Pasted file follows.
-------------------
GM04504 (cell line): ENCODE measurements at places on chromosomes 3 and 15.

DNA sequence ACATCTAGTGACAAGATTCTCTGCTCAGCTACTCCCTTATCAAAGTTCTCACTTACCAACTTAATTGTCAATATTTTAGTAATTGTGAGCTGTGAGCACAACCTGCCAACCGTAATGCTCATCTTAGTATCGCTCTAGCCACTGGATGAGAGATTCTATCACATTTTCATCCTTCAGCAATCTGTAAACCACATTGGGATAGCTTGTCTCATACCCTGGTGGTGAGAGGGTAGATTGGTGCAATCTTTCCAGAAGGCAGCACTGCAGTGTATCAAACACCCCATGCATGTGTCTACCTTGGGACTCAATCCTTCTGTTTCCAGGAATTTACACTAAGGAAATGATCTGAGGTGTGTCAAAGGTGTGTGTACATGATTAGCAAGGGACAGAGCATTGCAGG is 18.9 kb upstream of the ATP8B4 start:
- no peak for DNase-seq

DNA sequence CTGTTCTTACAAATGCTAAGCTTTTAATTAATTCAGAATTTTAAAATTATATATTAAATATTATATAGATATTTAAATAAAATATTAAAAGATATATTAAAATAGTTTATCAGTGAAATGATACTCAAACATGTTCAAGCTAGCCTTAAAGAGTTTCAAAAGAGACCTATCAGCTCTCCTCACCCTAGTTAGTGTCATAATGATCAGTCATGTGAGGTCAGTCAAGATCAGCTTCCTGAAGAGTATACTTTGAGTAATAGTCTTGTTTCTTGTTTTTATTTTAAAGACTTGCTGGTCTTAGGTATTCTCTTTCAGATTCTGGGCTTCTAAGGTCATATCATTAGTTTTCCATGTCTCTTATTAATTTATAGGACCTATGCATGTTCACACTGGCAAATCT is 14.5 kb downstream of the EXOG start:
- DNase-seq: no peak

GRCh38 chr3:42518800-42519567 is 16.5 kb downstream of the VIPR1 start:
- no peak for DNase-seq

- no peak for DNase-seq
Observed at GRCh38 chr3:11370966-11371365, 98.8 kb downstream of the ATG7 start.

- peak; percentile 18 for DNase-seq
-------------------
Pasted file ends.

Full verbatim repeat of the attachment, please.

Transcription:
GM04504 (cell line): ENCODE measurements at places on chromosomes 3 and 15.

DNA sequence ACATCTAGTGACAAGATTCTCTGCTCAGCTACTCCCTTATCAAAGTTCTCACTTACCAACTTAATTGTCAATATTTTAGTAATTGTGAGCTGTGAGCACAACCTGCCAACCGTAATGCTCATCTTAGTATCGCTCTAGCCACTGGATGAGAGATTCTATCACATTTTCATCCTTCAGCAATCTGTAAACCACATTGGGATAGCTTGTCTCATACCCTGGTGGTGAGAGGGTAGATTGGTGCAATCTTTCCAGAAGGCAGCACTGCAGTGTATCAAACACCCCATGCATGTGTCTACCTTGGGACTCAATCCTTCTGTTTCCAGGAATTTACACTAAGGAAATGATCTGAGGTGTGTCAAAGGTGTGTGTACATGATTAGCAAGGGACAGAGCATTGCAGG is 18.9 kb upstream of the ATP8B4 start:
- no peak for DNase-seq

DNA sequence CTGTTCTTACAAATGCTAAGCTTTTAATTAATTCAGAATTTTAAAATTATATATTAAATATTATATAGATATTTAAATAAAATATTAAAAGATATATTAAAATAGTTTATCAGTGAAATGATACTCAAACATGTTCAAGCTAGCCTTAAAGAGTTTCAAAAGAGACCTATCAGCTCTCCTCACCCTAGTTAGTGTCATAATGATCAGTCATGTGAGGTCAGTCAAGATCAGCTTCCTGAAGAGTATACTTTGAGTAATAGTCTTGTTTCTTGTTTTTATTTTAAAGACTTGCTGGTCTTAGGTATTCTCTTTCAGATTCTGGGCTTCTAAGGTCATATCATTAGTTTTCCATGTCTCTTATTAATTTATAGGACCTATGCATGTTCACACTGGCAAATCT is 14.5 kb downstream of the EXOG start:
- DNase-seq: no peak

GRCh38 chr3:42518800-42519567 is 16.5 kb downstream of the VIPR1 start:
- no peak for DNase-seq

- no peak for DNase-seq
Observed at GRCh38 chr3:11370966-11371365, 98.8 kb downstream of the ATG7 start.

- peak; percentile 18 for DNase-seq